An outstanding arrest warrant is a court-ordered document giving police permission to arrest someone. The term “outstanding” means it is a valid, active warrant that can be used to arrest a person at any time.
An individual can check for outstanding local warrants in two ways:
- Go to the local court’s website. Type the name of the person in the searchable public records section. It is important to know as much information about the person in question so that they can be properly identified in the public records.
- Contact the local court directly. Ask the court clerk if there is an outstanding warrant for the individual. Again, have as much information as possible about the individual, such as the individual’s birth date and any relevant case numbers.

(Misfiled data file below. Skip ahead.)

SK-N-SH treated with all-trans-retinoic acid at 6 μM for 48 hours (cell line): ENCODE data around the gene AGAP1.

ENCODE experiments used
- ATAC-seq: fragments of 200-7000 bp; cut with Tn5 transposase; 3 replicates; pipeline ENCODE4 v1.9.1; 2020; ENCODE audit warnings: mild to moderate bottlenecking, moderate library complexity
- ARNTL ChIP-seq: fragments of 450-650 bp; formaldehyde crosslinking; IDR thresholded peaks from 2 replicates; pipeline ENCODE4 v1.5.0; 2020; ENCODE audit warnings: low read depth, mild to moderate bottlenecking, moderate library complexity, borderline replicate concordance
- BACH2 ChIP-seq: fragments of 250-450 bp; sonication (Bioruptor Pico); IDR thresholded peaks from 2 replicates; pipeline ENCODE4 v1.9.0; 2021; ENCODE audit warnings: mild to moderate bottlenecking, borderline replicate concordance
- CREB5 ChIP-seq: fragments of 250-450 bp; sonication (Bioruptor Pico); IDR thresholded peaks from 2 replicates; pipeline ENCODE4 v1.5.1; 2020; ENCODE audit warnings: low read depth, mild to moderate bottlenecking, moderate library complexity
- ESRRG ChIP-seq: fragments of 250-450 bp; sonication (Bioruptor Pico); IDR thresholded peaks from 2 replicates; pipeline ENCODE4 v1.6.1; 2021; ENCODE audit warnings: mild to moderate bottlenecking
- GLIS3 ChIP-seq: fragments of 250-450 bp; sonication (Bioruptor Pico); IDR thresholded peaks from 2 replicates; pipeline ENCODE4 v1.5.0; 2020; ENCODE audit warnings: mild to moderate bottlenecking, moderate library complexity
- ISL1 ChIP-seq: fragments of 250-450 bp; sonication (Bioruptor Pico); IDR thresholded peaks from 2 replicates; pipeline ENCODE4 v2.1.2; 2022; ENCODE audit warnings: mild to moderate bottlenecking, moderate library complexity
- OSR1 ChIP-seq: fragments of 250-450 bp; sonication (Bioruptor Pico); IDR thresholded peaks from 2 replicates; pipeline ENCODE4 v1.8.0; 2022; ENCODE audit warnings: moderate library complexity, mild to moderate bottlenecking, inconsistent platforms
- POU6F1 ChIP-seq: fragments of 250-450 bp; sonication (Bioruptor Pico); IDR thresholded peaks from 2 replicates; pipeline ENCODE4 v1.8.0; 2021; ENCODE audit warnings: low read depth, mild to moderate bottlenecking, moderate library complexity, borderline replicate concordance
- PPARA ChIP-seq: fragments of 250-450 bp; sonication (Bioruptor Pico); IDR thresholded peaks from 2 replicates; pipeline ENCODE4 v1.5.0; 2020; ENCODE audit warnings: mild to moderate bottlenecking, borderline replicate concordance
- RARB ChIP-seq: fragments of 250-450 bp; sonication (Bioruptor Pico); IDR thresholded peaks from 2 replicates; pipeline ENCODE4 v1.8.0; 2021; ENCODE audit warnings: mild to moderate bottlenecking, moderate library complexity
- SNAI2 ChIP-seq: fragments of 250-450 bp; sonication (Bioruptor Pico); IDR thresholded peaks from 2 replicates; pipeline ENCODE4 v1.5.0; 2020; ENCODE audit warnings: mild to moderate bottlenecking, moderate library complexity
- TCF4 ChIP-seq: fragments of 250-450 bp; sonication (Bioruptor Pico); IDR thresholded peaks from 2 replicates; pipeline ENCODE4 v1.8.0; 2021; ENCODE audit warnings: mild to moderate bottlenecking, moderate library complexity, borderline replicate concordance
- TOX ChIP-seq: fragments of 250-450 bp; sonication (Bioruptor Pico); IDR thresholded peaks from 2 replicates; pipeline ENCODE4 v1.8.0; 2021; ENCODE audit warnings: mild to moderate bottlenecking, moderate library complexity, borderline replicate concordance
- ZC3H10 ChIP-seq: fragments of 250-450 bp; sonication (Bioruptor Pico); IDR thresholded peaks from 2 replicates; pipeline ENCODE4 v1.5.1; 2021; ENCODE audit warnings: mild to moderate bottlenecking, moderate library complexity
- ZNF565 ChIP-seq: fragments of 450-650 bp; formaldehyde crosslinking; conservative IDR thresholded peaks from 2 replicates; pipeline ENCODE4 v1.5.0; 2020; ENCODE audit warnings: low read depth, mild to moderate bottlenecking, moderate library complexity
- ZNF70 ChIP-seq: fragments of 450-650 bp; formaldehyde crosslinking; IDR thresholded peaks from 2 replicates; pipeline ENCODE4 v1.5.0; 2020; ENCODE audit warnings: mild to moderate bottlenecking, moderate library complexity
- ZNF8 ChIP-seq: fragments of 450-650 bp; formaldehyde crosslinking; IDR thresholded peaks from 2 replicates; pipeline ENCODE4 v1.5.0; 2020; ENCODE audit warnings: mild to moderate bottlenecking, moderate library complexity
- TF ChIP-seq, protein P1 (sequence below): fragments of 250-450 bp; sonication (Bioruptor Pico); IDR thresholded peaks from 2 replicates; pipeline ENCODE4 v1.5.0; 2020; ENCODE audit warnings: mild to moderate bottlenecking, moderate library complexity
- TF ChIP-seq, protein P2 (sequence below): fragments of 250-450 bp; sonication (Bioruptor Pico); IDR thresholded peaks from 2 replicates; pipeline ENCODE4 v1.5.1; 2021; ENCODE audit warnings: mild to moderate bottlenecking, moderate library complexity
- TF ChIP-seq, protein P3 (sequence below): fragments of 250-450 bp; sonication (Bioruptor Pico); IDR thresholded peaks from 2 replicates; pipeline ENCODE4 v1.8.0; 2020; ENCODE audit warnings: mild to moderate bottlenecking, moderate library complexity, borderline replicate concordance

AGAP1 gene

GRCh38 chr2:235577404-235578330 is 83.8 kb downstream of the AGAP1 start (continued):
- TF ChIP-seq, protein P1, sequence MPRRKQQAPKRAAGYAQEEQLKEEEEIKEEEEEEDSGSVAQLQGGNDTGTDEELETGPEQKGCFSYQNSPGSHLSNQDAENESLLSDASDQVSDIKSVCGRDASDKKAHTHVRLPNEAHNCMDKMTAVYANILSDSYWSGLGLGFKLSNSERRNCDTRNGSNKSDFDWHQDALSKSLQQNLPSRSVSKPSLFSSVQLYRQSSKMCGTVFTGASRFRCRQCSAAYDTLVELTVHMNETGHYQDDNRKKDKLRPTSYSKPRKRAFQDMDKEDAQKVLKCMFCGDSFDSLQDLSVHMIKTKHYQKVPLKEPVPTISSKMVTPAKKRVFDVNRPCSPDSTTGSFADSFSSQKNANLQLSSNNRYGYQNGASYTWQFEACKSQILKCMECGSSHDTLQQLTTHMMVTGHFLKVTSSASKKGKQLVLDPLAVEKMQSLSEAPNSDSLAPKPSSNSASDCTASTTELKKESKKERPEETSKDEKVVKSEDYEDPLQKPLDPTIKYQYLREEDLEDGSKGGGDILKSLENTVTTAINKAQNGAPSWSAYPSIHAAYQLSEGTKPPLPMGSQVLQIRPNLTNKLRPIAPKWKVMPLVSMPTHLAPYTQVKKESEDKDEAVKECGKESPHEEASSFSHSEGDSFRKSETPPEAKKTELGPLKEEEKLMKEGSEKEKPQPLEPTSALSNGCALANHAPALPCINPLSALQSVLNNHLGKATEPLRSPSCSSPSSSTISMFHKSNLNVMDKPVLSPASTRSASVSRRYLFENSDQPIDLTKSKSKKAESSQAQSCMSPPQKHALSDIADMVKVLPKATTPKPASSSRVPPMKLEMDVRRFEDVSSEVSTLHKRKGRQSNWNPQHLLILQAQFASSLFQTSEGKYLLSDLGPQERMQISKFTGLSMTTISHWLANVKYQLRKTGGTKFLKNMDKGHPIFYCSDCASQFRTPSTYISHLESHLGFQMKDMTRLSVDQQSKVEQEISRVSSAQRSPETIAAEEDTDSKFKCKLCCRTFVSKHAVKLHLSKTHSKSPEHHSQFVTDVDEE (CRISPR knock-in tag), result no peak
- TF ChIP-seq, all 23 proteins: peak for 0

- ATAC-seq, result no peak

Contact the federal clerk of court’s office directly. Ask if there is an outstanding warrant for the specific individual. Sometimes, going in person to the federal court is an option.
Keep in mind that federal courts are divided into circuits. If there is a possibility of multiple outstanding federal warrants, the person may have to contact each circuit that a warrant may be outstanding in.
If an individual is uneasy about calling because of a possible arrest, they should ask a trusted friend or family member to check for them.
The answer depends on the type of warrant. For example, a bench warrant may be resolved by going to court. Other warrants may be resolved by paying a fine.
You should check with a criminal attorney before going to the courthouse to check for an outstanding warrant. In most cases, an attorney will resolve the issue for you. Attempts to resolve the warrant may include negotiating your surrender or paying the fine on your behalf.